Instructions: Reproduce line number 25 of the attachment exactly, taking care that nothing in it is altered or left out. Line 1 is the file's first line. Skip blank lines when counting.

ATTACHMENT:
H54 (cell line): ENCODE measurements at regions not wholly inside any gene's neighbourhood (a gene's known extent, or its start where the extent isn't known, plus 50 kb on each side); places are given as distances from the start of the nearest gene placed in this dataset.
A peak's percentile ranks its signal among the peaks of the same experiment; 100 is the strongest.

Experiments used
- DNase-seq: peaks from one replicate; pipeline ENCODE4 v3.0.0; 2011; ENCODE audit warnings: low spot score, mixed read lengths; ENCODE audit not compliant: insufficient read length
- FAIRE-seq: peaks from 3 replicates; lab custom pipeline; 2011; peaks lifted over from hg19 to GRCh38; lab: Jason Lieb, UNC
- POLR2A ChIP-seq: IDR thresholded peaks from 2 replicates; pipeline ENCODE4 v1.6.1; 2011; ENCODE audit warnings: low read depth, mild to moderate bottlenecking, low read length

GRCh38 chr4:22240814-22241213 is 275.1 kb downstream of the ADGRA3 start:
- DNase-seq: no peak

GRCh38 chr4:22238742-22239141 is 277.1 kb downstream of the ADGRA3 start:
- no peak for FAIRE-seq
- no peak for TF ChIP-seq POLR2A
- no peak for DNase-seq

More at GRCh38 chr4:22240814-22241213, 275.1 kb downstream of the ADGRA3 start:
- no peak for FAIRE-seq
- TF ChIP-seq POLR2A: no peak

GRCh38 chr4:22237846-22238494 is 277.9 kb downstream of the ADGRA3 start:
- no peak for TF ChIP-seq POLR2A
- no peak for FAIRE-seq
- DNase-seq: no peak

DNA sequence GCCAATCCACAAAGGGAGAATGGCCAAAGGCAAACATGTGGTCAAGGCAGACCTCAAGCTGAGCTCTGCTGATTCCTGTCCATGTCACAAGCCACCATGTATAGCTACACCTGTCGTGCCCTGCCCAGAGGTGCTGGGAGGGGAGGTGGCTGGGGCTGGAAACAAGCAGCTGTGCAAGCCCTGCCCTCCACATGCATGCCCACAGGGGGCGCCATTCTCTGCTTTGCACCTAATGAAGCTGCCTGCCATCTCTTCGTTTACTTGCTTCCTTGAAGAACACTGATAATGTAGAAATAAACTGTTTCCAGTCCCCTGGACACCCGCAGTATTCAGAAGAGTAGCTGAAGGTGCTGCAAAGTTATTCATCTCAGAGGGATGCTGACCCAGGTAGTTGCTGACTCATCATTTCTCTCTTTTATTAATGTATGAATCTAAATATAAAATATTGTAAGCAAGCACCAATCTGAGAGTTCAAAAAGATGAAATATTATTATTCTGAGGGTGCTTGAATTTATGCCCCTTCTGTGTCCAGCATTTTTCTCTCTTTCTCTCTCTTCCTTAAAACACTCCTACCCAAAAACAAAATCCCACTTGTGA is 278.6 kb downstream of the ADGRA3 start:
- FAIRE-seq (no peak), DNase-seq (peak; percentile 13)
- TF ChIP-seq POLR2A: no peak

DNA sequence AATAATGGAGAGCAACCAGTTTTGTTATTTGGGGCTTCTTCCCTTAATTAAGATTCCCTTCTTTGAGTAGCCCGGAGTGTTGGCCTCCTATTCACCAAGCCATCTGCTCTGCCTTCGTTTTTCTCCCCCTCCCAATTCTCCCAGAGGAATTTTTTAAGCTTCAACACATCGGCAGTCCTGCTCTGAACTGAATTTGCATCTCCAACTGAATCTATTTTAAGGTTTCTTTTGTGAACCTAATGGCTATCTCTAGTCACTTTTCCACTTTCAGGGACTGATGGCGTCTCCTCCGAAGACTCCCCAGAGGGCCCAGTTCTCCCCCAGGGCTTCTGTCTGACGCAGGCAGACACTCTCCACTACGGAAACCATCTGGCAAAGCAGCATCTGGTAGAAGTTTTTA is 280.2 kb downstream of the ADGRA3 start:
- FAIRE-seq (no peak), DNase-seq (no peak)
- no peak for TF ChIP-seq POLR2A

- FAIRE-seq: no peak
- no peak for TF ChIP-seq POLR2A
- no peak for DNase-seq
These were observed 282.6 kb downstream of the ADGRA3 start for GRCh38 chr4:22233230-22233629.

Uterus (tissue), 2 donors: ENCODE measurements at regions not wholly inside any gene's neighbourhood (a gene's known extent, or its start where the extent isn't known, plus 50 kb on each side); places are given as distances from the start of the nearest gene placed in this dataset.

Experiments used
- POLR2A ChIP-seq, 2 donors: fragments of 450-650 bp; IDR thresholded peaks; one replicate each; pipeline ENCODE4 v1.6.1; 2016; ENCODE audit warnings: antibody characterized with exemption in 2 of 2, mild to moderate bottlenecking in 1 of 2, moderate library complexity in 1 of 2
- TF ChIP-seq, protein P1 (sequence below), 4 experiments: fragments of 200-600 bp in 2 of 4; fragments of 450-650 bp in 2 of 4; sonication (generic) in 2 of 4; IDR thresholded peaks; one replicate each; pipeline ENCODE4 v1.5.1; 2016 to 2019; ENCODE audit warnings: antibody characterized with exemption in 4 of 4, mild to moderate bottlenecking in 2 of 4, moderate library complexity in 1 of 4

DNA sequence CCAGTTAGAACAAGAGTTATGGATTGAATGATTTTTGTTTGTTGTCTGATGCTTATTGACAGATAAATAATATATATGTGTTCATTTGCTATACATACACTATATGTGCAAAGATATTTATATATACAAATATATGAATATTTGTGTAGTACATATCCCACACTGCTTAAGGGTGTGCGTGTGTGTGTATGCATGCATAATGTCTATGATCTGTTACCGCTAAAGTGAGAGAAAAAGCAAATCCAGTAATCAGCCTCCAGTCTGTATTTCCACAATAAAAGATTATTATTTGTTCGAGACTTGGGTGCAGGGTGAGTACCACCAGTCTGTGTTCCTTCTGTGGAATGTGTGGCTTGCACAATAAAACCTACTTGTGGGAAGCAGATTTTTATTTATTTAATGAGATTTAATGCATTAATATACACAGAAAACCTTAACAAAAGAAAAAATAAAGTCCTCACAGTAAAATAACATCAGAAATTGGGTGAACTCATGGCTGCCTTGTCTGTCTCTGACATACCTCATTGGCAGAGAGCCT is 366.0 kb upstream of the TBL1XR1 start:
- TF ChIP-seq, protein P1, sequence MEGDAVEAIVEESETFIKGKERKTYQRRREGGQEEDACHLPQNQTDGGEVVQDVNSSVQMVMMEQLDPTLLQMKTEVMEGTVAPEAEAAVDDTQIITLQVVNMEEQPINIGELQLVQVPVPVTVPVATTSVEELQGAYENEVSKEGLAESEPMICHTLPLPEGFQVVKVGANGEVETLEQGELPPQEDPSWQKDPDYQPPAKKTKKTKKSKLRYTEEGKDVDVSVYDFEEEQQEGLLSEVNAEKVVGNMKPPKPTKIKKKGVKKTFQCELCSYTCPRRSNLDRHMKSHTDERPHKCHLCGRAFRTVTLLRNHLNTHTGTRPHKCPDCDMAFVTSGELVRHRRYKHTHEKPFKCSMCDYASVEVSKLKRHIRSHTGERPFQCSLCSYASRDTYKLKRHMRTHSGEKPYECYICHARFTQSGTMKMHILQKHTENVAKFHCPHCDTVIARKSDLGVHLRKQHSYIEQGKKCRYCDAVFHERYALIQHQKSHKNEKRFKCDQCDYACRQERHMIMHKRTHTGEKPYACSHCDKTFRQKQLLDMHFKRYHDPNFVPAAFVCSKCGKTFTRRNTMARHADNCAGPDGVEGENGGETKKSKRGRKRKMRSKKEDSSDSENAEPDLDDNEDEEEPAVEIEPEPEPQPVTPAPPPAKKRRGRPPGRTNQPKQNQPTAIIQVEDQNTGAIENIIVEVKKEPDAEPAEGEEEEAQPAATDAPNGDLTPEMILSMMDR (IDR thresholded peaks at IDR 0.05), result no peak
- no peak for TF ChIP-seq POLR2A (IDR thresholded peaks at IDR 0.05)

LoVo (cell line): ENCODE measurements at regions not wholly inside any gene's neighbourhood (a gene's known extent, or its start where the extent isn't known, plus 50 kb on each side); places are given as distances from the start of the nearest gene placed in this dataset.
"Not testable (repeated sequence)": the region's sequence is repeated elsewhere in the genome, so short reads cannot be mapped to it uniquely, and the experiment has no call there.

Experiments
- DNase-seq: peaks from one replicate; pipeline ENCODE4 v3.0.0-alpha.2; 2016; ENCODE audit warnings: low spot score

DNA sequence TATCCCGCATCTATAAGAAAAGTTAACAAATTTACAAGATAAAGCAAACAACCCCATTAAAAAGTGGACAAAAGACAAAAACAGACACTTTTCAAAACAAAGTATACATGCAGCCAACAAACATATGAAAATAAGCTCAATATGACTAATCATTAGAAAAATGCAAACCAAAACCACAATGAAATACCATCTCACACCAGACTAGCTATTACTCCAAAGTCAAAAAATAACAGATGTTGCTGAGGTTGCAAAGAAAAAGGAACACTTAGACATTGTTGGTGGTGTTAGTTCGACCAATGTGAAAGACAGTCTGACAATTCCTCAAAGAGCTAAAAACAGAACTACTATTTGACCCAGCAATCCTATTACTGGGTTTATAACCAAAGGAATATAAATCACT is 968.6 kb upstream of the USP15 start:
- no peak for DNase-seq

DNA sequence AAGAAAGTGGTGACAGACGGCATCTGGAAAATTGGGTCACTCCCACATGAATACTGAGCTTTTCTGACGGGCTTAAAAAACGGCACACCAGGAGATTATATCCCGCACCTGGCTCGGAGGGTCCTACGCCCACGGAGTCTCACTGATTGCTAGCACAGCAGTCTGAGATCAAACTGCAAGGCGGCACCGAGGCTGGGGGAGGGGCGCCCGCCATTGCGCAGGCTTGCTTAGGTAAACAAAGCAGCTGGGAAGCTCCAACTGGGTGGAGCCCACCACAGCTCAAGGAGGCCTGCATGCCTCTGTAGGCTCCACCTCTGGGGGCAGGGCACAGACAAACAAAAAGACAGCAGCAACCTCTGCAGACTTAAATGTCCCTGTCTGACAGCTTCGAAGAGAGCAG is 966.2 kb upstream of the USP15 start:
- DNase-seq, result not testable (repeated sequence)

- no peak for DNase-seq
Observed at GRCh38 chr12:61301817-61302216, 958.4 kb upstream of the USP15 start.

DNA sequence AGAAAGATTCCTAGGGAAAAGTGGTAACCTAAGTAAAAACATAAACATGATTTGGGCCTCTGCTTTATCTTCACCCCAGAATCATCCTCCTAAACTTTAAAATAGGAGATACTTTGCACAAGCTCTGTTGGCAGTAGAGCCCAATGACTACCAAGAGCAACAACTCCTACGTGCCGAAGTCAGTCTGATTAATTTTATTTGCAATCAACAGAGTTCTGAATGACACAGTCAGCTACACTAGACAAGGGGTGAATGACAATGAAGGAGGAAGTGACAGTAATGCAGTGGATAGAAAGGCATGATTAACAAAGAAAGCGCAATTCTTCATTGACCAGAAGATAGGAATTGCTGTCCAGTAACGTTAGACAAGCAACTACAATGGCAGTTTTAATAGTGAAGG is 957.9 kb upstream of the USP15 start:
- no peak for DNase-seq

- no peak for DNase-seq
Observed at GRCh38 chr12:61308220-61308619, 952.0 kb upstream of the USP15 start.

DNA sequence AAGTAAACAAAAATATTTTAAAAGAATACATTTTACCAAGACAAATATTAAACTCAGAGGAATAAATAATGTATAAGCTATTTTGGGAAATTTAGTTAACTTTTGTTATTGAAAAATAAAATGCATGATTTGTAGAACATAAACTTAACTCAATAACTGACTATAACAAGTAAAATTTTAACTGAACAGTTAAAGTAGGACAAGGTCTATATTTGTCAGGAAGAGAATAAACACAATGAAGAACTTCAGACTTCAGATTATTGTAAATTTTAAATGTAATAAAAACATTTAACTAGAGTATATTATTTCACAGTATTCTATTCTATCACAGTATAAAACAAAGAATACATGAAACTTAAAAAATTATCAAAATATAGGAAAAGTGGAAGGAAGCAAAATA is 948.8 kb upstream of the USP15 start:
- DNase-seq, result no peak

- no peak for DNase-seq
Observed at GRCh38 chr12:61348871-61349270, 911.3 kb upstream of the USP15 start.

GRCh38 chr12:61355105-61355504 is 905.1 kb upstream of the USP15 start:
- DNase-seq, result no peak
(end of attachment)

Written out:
- no peak for TF ChIP-seq POLR2A